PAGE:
Sunday, April 29, 2012
What a card: This is the rookie card AND the only Topps card for Andre David.
My observation on the front: David has a Groucho Marx look that struck me right away when I saw this card for the first time.
More opinion from me: Out of the 33 games that David played for the Twins in 1984, only two were as a designated hitter. Perhaps it should say "OF-DH"?
Something you might know: David was the 49th major leaguer to hit a home run in his first MLB at-bat. It came against Jack Morris. It was also the only home run of his career. He was the Royals' hitting coach in 2005 and 2006.
Something you might not know: David's only other baseball card is in the 1987 Donruss set. Donruss issued a card of him even though he managed only five at-bats in 1986. They would be his last at-bats as a major leaguer.
My observation on the back: I'm proud to say that Adrian Beltre has since tied Mike Schmidt as the single-season leader for home runs by a third baseman. Beltre hit 48 for the Dodgers in 2004.
The blog wants to speak now: Just got back into town. So I only updated the Pop Culture category for today.
Friday, April 27, 2012
What a card: Luis Sanchez was coming off what was likely his best season in the major leagues in 1984. As the default closer for the Angels, he finished with a career-high and team-high 11 saves in 49 games.
My observation on the front: Sanchez was in his "no mustache" period. When he first appeared on cards in 1983, he had a mustache. In the mid-80s, he was relatively clean shaven. Then in 1986 Topps, the mustache was back.
More opinion from me: The very strange "looking to the skies" pose looks dated, even for 1985. That is a very '60s and early '70s look. Topps should have been beyond that in 1985.
Something you might know: Sanchez pitched for nearly 10 years in the minors and in Mexico before he got called up to the major leagues by the Angels in 1981.
Something you might not know: After his major league career ended in 1985, Sanchez went to Japan, where he was known as "The Mad Venezuelan." He once tried to hit one of his own coaches with a baseball and called him dumb, drawing a large fine. He also once charged a Japanese batter who swore at him.
My observation on the back: Sadly, Sanchez died in 2005, at age 51. I know that doesn't have anything to do with the back, but that's what comes to mind when I see mention of his family.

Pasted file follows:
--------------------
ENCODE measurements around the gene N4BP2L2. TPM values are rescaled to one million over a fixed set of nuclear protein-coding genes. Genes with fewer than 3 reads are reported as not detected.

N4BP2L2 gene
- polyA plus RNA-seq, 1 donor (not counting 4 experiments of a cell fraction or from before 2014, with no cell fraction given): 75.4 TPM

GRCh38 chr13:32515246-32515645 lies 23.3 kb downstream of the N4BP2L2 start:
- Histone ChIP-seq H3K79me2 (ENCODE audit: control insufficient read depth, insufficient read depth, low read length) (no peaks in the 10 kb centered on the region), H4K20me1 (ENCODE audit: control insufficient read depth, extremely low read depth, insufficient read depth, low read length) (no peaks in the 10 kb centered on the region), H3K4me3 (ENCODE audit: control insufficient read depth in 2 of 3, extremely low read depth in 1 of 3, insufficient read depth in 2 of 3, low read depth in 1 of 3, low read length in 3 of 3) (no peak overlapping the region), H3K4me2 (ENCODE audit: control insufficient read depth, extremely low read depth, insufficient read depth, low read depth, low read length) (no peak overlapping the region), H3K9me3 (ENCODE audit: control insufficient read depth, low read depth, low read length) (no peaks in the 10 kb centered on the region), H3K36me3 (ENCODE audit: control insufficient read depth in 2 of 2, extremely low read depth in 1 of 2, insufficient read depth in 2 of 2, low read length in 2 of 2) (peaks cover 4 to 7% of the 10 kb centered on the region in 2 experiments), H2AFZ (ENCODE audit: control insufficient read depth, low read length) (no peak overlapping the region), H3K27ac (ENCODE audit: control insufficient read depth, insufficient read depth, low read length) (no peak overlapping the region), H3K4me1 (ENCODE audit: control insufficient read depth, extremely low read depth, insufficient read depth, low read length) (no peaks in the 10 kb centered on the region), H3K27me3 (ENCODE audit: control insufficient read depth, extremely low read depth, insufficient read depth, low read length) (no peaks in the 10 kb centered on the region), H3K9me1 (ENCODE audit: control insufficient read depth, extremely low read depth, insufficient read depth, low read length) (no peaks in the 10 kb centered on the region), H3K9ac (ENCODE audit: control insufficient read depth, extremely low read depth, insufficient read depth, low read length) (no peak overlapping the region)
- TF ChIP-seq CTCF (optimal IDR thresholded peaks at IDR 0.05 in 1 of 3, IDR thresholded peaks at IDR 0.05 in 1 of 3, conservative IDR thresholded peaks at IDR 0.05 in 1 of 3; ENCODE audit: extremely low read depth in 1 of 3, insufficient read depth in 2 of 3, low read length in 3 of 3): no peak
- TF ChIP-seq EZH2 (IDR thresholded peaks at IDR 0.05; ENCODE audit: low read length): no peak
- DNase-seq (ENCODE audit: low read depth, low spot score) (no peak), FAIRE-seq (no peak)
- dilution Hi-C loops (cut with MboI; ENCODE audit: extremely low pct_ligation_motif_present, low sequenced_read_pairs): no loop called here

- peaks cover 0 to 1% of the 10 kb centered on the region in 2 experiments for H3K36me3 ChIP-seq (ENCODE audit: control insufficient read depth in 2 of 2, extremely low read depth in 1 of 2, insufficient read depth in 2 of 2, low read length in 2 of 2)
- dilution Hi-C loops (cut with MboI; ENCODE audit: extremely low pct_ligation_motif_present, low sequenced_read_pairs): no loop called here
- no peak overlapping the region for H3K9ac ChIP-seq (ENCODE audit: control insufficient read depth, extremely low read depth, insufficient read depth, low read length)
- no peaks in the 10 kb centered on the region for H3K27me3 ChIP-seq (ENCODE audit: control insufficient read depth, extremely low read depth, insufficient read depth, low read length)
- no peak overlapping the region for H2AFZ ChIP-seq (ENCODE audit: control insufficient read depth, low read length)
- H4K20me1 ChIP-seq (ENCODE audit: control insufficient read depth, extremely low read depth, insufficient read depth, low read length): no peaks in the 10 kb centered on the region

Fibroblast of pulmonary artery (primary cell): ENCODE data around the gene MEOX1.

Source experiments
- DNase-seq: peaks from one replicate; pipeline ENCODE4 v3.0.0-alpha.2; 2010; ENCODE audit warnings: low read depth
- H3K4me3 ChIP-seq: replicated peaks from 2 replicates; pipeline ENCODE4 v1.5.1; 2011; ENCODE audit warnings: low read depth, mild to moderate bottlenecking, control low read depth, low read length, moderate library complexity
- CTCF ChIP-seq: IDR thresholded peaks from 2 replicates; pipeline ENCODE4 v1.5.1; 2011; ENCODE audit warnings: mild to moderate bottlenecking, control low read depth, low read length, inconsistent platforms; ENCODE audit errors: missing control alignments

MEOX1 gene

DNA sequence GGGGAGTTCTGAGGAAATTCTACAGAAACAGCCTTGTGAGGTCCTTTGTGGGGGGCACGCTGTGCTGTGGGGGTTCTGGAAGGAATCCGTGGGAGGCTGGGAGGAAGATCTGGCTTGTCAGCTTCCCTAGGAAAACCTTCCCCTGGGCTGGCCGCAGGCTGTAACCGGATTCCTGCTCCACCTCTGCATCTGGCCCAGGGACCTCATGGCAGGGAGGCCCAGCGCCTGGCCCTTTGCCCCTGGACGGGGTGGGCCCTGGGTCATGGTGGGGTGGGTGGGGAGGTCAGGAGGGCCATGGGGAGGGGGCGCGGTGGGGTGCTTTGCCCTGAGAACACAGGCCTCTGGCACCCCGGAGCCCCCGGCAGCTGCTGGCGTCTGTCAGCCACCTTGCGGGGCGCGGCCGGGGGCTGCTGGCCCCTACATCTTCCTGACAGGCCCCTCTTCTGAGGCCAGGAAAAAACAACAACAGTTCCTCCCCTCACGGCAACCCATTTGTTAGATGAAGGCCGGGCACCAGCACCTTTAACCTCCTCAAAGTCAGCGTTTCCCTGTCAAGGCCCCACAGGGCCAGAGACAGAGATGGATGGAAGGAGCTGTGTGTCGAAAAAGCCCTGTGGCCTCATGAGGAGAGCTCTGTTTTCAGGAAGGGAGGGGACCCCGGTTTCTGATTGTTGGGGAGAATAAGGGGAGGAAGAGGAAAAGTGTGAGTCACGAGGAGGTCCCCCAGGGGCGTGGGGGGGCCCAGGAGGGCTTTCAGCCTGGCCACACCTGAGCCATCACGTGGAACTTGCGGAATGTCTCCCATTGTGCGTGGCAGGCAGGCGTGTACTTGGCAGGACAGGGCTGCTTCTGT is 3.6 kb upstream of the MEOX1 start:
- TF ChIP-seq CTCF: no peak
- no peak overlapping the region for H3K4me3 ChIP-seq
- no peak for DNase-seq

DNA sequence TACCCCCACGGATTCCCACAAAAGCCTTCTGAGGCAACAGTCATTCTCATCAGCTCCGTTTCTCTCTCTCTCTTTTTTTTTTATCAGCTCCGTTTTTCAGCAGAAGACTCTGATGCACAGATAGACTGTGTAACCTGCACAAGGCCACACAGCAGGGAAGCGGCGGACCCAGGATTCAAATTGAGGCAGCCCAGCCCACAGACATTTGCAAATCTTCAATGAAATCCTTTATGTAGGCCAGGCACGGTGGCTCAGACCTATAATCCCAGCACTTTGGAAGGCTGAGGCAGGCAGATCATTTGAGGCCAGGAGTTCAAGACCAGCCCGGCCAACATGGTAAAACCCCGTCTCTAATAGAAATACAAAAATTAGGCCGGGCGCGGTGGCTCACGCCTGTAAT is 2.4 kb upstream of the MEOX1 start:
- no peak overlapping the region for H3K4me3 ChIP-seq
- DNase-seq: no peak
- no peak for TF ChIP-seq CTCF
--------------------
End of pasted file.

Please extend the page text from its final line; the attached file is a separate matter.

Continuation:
Also, what is the trivia question trying to insinuate, that Ruth wasn't clutch?
The blog wants to speak now: The TV, Movies and Pop Culture tabs have been updated.
Wednesday, April 25, 2012
What a card: Mike Fischlin had just completed his third of four straight season with the Indians, mostly as a platoon guy at second, shortstop or third base.
My observation on the front: An action shot is probably best for Fischlin. He had some very dorky close-up photos with his first Fleer and Donruss cards in 1983.
More opinion from me: Fischlin played five seasons in the major leagues before Topps produced a card of him. Seems kind of mean to me.
Something you might know: Fischlin is now vice president of the Boras Corporation. He has worked more than two decades with sports agent Scott Boras. He was one of Boras' first clients.
Something you might not know: Fischlin was one of the players the Yankees dealt to the Astros to get Cliff Johnson in a June deadline deal in 1977.
My observation on the back: I'm desperately trying to avoid doing any research on the trivia question (as in WHICH championship series). So I'll just mention that Fischlin nicely mixed up his hobbies from the usual "hunting, fishing and golf" and threw "camping" in there.
The blog wants to speak now: The News, Pop Culture and Ballgames tabs are updated. Included are some highlights from the USFL. The USFL was cool. For awhile.
Monday, April 23, 2012
What a card: This was Phil Niekro's first Topps flagship card in anything other than a Braves uniform. He appears in a Yankees uniform in the 1984 Topps Traded set.
My observation on the front: Obviously, Niekro just got done throwing a knuckler.
More opinion from me: I always hated seeing Niekro in a Yankee uniform. I liked Phil Niekro. Players I liked don't belong on the Yankees.
Something you might know: Niekro won the 300th game of his career with the Yankees, on the last day of the regular season, Oct. 6, 1985. He pitched a 9-inning shutout against the Blue Jays.
Something you might not know: As you may or may not know, I run another set blog, detailing the 1971 Topps set. Niekro is the first player to appear on both blogs.
My observation on the back: I don't think I've seen an abbreviation for Ohio as simply "O." before.
Yeah, I know, a sea of stats, and I focus on a state abbreviation.
The blog wants to speak now: The Ballgames, Music, TV, Pop Culture and News categories have been updated to include, among other things, a certain famous act by coach Bobby Knight.
Friday, April 20, 2012
What a card: This is the final card of Johnny Wockenfuss issued during his career. He gets the rare "three-position" designation, which Topps actually gave to him for five consecutive years.